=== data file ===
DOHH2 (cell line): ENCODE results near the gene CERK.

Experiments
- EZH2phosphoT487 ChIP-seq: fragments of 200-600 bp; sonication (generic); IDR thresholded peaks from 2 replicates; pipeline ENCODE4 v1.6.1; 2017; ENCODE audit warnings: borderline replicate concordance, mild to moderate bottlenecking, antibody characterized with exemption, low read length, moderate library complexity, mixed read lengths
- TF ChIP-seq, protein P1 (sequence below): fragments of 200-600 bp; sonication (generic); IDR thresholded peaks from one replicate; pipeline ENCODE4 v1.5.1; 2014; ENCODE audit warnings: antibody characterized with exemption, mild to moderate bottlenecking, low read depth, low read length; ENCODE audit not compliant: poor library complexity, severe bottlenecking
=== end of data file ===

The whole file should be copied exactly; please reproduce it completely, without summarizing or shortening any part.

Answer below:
DOHH2 (cell line): ENCODE results near the gene CERK.

Experiments
- EZH2phosphoT487 ChIP-seq: fragments of 200-600 bp; sonication (generic); IDR thresholded peaks from 2 replicates; pipeline ENCODE4 v1.6.1; 2017; ENCODE audit warnings: borderline replicate concordance, mild to moderate bottlenecking, antibody characterized with exemption, low read length, moderate library complexity, mixed read lengths
- TF ChIP-seq, protein P1 (sequence below): fragments of 200-600 bp; sonication (generic); IDR thresholded peaks from one replicate; pipeline ENCODE4 v1.5.1; 2014; ENCODE audit warnings: antibody characterized with exemption, mild to moderate bottlenecking, low read depth, low read length; ENCODE audit not compliant: poor library complexity, severe bottlenecking